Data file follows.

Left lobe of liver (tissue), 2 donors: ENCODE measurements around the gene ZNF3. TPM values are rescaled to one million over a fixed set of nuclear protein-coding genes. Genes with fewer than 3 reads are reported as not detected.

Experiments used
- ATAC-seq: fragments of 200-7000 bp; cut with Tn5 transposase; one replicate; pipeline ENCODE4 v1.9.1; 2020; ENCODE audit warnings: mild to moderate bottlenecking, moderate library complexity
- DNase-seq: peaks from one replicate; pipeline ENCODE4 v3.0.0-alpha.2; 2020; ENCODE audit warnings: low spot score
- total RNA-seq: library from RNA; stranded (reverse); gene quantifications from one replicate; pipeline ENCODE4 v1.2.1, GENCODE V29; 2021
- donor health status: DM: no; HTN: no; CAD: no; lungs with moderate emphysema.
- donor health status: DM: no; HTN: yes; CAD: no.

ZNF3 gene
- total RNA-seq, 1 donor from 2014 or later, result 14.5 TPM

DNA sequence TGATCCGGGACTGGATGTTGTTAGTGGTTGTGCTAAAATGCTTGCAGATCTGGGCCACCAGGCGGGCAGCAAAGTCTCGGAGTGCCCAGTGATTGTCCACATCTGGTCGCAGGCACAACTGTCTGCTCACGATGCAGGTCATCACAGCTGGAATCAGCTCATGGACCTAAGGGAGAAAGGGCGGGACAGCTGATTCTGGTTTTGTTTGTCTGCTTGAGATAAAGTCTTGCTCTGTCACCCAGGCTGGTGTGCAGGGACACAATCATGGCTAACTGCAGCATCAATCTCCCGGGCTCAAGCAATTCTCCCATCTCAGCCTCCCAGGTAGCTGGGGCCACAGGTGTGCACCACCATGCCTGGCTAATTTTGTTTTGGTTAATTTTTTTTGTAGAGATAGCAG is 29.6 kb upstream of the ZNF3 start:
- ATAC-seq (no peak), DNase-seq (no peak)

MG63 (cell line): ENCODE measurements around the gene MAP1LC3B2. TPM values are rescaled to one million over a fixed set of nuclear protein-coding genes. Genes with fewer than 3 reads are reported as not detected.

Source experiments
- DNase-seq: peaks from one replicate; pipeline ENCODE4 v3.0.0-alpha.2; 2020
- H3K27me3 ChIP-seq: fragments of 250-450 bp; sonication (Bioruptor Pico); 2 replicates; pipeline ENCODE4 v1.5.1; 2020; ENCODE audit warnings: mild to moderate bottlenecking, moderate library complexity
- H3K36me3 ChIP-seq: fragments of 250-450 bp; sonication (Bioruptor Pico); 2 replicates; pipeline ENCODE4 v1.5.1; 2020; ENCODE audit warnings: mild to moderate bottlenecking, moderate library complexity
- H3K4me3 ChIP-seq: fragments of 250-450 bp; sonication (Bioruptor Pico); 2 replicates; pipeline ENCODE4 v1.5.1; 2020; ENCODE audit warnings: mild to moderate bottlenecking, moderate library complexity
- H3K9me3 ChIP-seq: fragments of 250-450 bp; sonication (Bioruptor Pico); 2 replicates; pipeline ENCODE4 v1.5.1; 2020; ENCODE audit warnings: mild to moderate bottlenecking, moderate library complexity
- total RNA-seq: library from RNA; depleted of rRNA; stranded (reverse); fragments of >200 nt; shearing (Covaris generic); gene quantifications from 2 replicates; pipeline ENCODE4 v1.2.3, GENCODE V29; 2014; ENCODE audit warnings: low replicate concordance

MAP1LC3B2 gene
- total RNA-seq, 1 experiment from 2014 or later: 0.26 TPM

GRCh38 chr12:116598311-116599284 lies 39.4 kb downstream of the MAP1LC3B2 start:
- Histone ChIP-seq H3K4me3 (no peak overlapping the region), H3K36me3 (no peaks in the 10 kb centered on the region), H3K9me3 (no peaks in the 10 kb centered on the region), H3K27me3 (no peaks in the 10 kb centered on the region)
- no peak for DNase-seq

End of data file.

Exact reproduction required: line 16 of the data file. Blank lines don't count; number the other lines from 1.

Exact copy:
- H3K36me3 ChIP-seq: fragments of 250-450 bp; sonication (Bioruptor Pico); 2 replicates; pipeline ENCODE4 v1.5.1; 2020; ENCODE audit warnings: mild to moderate bottlenecking, moderate library complexity